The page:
Development—or redevelopment—comes in many forms. There are projects, big and small, of quality and taste. One could argue that Mizner Park (although it was very controversial at the time) falls into that category. Then there are projects that look like they don’t belong in Boca.  The Mark and the new budget Hyatt Hotel are examples. Some projects are just too big for the land or neighborhoods they occupy: Palmetto Promenade, Tower 155 (it received a special variance), and the proposed monster Mizner 200 come to mind. Some projects don’t belong in the neighborhoods for which they are proposed: a Walmart on the beach or a museum in a residential enclave. These are all questions of style, taste, quality and suitability.

But the issue of what you build is only part of the development story. Equally important is the question of how you sustain development. Do you have the roads, the parking and other infrastructure in place to ensure that the addition of thousands of new hotel rooms and residences does not impair quality of life? Do you have a vision? Are you working to a comprehensive and detailed plan? This is not rocket science; it is common sense. For if you do development in a piecemeal fashion—one project at a time—you end up with unintended consequences and angry residents.

This is what has happened in Boca Raton. Over the past eight years, our City Council has approved project after project—some good, some bad, some very ugly—without careful consideration of the consequences. To be fair, some Council Members such as Robert Weinroth do have a vision: of an exciting “urban center” where our old downtown used to be. He just does not have a detailed plan of what it is supposed to look like or how it is supposed to work.  He has no plan for parking or traffic, and neither (as of this writing) do his colleagues on the City Council. Like in some urban Field of Dreams, their philosophy is “build it, and they (parking and better roads) will come.” So we have had development in Boca without the necessary foresight or planning. And it is a growing mess.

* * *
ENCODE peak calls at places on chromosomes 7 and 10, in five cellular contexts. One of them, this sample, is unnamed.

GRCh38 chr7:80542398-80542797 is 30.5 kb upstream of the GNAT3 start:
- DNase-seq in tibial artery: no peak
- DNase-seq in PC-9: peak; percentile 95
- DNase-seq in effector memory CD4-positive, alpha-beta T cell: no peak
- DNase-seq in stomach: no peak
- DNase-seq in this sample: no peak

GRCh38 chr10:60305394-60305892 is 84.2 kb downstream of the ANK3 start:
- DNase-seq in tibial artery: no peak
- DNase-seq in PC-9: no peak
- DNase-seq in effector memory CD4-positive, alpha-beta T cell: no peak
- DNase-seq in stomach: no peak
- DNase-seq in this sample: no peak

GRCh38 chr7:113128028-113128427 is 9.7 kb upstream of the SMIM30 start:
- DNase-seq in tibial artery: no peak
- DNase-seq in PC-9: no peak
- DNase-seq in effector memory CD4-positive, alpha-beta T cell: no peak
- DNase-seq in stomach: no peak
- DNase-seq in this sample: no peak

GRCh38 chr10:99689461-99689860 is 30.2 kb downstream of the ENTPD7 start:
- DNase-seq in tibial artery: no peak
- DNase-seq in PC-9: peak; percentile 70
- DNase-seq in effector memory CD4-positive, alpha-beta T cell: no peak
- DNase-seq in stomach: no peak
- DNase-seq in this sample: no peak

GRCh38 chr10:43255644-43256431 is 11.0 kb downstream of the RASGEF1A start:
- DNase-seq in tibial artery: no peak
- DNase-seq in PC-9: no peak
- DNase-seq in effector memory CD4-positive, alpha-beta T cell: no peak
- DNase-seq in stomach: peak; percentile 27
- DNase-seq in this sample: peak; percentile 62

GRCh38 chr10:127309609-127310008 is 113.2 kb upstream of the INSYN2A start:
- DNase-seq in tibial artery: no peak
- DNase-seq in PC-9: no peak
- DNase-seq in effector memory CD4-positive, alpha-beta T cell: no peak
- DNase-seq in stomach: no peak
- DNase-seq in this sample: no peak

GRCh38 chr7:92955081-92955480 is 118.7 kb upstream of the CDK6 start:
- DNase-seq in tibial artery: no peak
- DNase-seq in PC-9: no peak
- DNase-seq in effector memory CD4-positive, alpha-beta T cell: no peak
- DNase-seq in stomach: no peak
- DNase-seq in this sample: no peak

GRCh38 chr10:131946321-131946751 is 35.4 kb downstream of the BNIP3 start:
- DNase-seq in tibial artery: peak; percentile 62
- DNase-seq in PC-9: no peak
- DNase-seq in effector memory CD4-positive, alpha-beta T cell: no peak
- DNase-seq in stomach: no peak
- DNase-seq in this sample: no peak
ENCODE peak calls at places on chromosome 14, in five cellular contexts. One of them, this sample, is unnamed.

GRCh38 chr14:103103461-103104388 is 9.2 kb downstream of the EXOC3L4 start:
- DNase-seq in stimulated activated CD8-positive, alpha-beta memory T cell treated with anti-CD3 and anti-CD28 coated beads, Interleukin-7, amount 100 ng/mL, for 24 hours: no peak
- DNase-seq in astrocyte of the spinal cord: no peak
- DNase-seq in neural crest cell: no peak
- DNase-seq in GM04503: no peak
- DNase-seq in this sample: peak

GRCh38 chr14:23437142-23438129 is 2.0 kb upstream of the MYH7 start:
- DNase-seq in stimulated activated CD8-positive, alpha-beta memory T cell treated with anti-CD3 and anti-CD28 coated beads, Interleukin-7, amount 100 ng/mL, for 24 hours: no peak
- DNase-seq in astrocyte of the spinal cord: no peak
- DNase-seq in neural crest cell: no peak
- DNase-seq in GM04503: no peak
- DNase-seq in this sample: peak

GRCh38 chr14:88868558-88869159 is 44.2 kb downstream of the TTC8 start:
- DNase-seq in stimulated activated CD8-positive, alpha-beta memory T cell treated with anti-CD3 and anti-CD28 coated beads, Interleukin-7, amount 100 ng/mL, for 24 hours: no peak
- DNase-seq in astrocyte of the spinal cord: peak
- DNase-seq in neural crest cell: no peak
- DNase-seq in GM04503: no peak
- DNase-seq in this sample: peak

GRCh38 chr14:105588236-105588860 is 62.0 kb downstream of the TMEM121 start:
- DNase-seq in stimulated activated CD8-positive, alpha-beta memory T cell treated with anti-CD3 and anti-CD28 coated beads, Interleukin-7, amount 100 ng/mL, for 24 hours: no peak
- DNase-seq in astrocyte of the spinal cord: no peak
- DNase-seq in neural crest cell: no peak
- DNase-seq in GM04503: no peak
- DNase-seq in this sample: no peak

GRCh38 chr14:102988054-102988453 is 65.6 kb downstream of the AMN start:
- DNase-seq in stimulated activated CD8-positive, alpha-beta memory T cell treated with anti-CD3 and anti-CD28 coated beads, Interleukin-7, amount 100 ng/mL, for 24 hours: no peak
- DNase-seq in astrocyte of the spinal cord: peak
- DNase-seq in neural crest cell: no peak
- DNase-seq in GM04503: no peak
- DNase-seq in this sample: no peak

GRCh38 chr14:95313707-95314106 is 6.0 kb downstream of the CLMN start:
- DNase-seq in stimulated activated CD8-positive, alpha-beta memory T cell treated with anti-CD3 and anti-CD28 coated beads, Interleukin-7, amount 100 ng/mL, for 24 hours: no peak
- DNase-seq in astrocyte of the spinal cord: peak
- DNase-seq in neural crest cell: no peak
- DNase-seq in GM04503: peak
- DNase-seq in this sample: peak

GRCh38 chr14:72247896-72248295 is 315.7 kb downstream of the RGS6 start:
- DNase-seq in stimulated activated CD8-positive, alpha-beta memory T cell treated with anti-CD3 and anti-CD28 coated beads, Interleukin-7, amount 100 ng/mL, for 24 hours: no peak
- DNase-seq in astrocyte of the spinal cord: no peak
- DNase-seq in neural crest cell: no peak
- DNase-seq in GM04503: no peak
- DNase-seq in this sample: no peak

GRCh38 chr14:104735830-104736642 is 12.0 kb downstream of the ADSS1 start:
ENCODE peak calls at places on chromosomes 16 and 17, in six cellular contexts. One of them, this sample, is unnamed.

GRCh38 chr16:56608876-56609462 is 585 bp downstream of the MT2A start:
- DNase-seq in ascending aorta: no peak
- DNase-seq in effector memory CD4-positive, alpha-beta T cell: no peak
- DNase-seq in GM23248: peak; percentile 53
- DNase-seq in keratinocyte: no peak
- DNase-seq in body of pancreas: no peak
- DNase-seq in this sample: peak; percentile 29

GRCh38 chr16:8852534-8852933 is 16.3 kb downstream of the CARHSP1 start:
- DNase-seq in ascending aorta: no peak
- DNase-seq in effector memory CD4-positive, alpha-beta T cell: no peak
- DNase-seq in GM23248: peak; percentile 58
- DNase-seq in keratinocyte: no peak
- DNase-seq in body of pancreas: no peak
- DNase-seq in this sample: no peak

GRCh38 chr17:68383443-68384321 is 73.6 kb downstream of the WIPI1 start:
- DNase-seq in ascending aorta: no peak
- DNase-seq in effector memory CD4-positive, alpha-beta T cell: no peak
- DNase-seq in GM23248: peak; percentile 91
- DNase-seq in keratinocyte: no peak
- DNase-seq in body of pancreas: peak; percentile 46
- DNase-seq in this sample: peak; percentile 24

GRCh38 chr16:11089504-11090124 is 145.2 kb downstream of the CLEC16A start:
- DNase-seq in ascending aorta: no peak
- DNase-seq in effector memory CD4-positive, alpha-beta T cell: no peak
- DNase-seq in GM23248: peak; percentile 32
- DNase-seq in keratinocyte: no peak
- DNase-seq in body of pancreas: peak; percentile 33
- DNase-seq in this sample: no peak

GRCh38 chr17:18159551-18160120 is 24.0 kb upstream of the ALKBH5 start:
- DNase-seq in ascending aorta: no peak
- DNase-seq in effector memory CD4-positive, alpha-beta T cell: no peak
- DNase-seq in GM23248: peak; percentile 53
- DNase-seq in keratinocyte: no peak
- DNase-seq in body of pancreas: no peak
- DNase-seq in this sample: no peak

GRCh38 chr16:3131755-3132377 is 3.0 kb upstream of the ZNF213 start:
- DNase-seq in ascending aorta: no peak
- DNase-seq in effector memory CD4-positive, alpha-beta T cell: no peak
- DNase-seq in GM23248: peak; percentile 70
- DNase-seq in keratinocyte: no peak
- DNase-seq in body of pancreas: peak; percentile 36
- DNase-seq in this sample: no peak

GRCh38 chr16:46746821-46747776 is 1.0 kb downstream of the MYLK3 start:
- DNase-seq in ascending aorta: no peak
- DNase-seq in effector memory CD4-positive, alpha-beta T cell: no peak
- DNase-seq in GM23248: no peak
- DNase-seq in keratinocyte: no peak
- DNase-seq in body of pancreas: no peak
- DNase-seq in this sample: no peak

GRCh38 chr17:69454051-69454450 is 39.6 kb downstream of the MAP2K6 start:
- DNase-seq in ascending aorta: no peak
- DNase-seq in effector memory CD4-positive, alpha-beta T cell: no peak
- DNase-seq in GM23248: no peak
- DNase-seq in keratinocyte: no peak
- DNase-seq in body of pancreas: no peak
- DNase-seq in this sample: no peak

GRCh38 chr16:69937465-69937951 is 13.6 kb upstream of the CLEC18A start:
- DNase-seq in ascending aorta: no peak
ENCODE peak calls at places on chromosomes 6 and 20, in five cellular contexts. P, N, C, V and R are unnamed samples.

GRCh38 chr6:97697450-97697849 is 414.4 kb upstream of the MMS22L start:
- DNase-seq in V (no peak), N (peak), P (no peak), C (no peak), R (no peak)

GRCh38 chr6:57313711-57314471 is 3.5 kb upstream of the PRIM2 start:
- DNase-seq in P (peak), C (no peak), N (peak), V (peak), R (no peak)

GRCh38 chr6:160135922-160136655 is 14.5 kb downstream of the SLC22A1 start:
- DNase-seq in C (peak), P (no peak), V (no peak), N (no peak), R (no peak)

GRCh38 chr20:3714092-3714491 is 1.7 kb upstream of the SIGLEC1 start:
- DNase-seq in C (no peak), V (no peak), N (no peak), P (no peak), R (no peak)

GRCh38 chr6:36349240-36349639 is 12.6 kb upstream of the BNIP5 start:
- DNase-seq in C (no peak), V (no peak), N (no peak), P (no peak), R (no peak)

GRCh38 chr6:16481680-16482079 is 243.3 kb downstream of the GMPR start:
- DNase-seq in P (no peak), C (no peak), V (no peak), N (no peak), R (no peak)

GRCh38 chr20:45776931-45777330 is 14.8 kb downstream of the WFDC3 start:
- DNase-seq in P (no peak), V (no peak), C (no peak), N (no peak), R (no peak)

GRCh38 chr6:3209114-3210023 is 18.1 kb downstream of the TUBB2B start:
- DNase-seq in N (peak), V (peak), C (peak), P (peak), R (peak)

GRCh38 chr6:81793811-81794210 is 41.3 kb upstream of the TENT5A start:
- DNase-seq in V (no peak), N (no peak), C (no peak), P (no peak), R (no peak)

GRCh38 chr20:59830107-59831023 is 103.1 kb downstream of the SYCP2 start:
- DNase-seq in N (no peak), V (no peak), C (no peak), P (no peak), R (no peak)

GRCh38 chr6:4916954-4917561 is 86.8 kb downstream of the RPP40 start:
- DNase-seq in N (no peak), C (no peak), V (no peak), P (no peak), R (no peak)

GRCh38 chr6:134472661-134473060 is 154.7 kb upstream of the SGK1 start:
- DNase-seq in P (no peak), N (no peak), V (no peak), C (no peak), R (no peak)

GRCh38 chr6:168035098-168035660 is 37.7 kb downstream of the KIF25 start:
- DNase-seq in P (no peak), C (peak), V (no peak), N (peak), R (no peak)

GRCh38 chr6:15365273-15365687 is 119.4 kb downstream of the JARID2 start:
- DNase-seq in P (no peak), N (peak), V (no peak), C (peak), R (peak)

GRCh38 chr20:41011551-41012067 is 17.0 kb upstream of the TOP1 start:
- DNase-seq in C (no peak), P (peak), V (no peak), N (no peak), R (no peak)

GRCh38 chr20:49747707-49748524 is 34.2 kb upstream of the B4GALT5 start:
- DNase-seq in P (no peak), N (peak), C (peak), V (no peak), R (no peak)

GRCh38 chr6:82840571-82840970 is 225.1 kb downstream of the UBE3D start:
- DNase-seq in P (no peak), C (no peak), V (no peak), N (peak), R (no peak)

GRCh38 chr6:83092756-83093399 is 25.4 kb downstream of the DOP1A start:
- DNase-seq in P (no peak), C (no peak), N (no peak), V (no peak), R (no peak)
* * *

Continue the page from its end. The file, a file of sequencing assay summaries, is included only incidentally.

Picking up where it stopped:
The resulting problems, traffic and parking and overall congestion, have led to public disapproval. Most recently this was manifest in the “Boca Question” on the November ballot, when a whopping 63% of Boca’s voters—a majority in every precinct, east and west—approved a measure banning commercial development on city lands adjacent to the Intracoastal Waterway. This ballot measure, which was vigorously opposed by both sitting City Council members and the Chamber of Commerce, is the clearest indication to date that our civic leaders have not handled development in Boca well. It was a referendum on the quality and pace of development, and the developers lost overwhelmingly.

What’s next? First, there will be a pause in major development decisions, as three of five City Council seats are up for election on March 14th. No politician in his right mind would want to vote for another big construction project until after that date. Then on March 14th, the voters will decide the direction that future development in Boca will take.

Make no mistake. The development and redevelopment of Boca will continue. No sensible person is advocating otherwise. At issue are the quality, character and pace of that development; and whether we have adequate infrastructure to handle it all in place before the buildings are built.